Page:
Author Topic: Sheepscot Station Lighting  (Read 6473 times)

Robert Hale

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Sheepscot Station Lighting
« on: May 20, 2013, 11:23:45 PM »



What type of bulb is in the green desk fixture?

James Patten

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Re: Sheepscot Station Lighting
« Reply #1 on: May 21, 2013, 07:00:59 AM »
What type of bulb is in the green desk fixture?

A light bulb!   ;D  ;D  Sorry, couldn't resist.

Pretty certain it's the old fashioned incandescent.

Stewart "Start" Rhine

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Re: Sheepscot Station Lighting
« Reply #2 on: May 21, 2013, 07:21:09 AM »
It's a 65 watt clear traffic light bulb.  The bulb is 130 volt which on a 120 volt circuit gives a softer light than a standard 65 watt. 

Stewart 

Robert Hale

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Re: Sheepscot Station Lighting
« Reply #3 on: May 24, 2013, 09:11:30 AM »
It's a 65 watt clear traffic light bulb.  The bulb is 130 volt which on a 120 volt circuit gives a softer light than a standard 65 watt. 

Stewart 

Ok, I looked up that bulb and can see the filament is shorter than the older bulbs that have the longer filaments. It seems that the bulb is more "white" in color in the photo. For an interior light was it common to use a traffic light bulb or an Edison carbon filament during the early 1900's?

Robert Hale

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Re: Sheepscot Station Lighting
« Reply #4 on: May 24, 2013, 09:14:01 AM »
What type of bulb is in the green desk fixture?

A light bulb!   ;D  ;D  Sorry, couldn't resist.

Pretty certain it's the old fashioned incandescent.
Touché
I'm glad you "illuminated" that subject to "shed some light" on my question.  ;D

Stewart "Start" Rhine

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Re: Sheepscot Station Lighting
« Reply #5 on: May 24, 2013, 12:31:34 PM »
Hi Robert,

We have tried a number of bulbs in the hanging fixture and the traffic light bulb worked best for a photo shoot. Yes, it does shed a whiter light.  We have a number of 110 volt Edison carbon filament bulbs with the longer loop filament and they give a nice golden light.  They are better in fixtures without a shade so you can see the bulb. The Edison lamps are hand made by the the craftsman to closely replicate original Edison lamps.  Both types are made in the U.S.A.

The bulbs used in the early 1900's were the Edison, long carbon filament type.

Stewart
« Last Edit: May 24, 2013, 12:34:25 PM by Stewart Rhine »

Robert Hale

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Re: Sheepscot Station Lighting
« Reply #6 on: May 25, 2013, 01:15:26 AM »
Hi Robert,

We have tried a number of bulbs in the hanging fixture and the traffic light bulb worked best for a photo shoot. Yes, it does shed a whiter light.  We have a number of 110 volt Edison carbon filament bulbs with the longer loop filament and they give a nice golden light.  They are better in fixtures without a shade so you can see the bulb. The Edison lamps are hand made by the the craftsman to closely replicate original Edison lamps.  Both types are made in the U.S.A.

The bulbs used in the early 1900's were the Edison, long carbon filament type.

Stewart

I understand why the need for the brighter light for the photo shoot. Now, if you want a really good read that has historical roots look up the history of 60hz. (http://www.sos.siena.edu/~aweatherwax/electronics/60-Hz.pdf). Some of it has to do with Edison carbon filament bulbs. I wonder what they look like at 30hz @130volts.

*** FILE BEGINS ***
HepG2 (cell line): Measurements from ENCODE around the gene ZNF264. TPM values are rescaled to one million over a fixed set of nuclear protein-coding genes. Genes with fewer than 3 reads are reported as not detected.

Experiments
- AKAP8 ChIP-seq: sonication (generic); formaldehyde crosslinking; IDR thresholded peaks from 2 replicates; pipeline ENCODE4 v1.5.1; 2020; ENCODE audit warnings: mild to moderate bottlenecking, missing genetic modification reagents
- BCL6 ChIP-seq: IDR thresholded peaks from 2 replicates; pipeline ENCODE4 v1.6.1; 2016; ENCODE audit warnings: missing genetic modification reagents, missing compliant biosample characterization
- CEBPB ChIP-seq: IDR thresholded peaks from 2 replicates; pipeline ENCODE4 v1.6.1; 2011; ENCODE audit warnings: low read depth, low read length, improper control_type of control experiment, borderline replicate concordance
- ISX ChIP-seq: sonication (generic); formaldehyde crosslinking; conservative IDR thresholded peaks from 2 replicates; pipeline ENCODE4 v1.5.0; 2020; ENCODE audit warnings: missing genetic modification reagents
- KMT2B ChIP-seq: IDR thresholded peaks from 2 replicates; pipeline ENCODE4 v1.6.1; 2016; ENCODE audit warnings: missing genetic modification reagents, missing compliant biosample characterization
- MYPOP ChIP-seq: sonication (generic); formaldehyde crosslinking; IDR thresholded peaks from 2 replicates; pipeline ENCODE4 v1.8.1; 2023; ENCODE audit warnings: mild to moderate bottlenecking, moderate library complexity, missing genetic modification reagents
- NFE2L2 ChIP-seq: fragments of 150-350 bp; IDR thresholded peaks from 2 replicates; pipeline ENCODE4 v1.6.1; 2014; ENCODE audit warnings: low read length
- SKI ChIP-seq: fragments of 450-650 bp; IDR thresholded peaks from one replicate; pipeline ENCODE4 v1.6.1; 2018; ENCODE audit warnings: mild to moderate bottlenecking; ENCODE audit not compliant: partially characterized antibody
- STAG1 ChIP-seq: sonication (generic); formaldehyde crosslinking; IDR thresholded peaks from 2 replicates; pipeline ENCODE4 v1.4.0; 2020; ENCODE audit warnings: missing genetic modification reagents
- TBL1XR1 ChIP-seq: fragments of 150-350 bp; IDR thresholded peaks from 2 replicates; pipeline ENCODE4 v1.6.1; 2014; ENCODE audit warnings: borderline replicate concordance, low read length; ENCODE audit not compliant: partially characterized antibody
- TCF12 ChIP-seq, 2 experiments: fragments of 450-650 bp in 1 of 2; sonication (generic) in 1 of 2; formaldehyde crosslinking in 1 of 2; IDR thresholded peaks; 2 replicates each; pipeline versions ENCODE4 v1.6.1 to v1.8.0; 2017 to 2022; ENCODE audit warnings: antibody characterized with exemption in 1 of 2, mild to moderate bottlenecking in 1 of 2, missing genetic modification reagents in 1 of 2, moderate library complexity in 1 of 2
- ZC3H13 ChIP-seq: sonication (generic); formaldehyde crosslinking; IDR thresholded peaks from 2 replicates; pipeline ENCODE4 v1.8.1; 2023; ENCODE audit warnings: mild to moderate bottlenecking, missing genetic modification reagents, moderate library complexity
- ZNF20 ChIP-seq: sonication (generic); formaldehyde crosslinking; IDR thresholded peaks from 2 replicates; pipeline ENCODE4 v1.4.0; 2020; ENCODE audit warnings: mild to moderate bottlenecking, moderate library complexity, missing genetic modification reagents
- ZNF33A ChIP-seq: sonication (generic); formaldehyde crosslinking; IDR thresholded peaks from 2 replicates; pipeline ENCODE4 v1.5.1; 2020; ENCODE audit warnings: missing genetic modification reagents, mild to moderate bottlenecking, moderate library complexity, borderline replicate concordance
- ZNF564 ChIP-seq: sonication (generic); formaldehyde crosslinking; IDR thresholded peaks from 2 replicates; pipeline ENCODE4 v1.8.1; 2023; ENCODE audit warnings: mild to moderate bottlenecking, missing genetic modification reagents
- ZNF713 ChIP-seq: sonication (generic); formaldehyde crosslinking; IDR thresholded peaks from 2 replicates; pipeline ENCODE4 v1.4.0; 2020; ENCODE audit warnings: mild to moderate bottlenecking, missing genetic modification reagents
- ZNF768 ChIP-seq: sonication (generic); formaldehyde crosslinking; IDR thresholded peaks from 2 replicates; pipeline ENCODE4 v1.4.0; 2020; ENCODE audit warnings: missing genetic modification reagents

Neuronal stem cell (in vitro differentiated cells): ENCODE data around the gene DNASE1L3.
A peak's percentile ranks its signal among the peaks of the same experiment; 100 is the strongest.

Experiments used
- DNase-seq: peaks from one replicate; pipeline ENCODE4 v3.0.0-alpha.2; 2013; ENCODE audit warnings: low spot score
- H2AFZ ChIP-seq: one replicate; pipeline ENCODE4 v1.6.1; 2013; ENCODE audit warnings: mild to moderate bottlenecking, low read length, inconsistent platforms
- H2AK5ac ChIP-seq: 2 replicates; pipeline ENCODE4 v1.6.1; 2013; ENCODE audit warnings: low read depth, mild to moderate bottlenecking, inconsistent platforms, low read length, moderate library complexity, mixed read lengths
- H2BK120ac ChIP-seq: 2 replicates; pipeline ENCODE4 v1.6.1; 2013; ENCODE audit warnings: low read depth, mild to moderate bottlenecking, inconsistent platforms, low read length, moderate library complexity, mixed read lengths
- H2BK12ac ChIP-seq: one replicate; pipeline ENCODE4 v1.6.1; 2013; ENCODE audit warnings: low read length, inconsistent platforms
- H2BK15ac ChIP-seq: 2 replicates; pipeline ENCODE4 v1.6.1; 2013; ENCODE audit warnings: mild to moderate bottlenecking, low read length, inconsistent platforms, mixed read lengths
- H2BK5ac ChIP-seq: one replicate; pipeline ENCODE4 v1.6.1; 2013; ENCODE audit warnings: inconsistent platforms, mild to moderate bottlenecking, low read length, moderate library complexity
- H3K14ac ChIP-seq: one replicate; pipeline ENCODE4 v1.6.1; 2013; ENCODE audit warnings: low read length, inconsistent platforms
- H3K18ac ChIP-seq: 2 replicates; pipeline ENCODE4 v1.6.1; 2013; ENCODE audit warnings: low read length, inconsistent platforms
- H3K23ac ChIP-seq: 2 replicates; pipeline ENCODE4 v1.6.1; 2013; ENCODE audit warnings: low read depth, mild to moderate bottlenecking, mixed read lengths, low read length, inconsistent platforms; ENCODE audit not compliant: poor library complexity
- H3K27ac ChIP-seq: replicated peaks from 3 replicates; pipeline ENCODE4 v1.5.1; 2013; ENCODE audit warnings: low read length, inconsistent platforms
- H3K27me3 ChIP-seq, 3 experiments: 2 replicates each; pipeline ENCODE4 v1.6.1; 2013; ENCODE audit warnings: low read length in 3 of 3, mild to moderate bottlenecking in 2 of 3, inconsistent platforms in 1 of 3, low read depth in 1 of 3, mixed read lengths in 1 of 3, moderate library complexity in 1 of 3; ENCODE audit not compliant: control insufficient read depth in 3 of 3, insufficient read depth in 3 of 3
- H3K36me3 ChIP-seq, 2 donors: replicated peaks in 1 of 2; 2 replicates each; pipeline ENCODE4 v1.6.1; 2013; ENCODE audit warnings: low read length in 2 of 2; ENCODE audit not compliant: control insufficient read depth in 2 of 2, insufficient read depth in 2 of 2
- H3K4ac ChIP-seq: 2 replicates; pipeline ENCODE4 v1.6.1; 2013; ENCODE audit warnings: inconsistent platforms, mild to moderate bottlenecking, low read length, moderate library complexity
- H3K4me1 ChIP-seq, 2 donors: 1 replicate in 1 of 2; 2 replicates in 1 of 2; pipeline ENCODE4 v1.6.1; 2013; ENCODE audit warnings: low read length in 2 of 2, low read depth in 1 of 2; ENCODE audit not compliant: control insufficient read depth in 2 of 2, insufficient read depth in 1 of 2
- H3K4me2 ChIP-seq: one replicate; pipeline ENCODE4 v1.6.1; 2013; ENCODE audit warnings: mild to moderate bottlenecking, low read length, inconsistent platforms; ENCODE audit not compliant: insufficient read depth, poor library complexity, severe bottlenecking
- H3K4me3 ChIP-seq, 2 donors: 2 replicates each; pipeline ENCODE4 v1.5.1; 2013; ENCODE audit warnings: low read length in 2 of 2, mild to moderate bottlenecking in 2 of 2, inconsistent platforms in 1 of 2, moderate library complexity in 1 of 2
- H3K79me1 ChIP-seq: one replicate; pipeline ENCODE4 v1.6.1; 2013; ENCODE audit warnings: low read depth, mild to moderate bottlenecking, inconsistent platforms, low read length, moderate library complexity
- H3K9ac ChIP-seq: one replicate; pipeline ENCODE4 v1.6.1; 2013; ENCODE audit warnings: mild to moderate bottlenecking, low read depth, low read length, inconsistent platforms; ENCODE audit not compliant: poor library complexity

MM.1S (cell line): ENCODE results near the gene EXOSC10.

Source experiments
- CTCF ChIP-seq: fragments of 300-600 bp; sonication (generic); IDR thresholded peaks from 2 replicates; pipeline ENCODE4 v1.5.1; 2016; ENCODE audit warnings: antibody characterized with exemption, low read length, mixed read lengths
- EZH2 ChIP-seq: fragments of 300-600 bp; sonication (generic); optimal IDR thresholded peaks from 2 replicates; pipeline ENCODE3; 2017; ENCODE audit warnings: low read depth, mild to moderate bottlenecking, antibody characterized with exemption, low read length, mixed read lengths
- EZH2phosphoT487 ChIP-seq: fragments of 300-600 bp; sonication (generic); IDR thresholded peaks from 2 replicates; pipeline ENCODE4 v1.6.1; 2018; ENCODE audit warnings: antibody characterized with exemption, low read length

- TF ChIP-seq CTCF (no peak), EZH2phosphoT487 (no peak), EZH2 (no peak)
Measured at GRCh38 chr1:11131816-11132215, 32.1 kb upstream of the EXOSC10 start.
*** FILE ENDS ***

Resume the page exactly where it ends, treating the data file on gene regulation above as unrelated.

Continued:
Richard "Steam" Symmes

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Re: Sheepscot Station Lighting
« Reply #7 on: May 25, 2013, 03:46:29 PM »
This thread is "currently" straying far from the subject.

Steve Smith

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Re: Sheepscot Station Lighting
« Reply #8 on: May 25, 2013, 10:10:07 PM »
Well, the title of the thread includes "lighting," so at the risk of some "static" I'll mention that the lights in the IRT Subway stations in New York City used to have a very noticeable flicker back in the 1930s and 1940s. I don't know what their A-C frequency was, but I think it was considerably lower than 50 Hz, because I've not noticed light flicker in Germany, using 50 Hz.

John McNamara

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Re: Sheepscot Station Lighting
« Reply #9 on: May 26, 2013, 12:46:51 PM »

Pete "Cosmo" Barrington

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Re: Sheepscot Station Lighting
« Reply #10 on: July 13, 2013, 12:32:39 AM »
Steve,
It was 25 cycle. See http://www.nycsubway.org/wiki/Rotary_Converter_Power_Technology
-John
AHH! A HARMONIC of 50hz!!!
(Do not ask me how I know this... I could tell you but then I'd have to- nvm.)

Jock Ellis

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Re: Sheepscot Station Lighting
« Reply #11 on: August 09, 2013, 07:39:30 PM »
Of course, the cycles comes from how fast you spin the generator. Sixty is 3,600 rpm while 50 cycles is 3,000. I work in a GE machine shop that makes blades for the compressor side of gas turbines which drive dynamos.
Jock Ellis

Robert Hale

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Re: Sheepscot Station Lighting
« Reply #12 on: August 13, 2013, 11:55:08 AM »
It also depends on how many poles the generator has. 3000/3600rpm is a two pole 50/60hz. Halve that and you get 1500/1800rpm four pole, halve that again 750/900rpm eight pole, 375/450rpm 16 pole generators.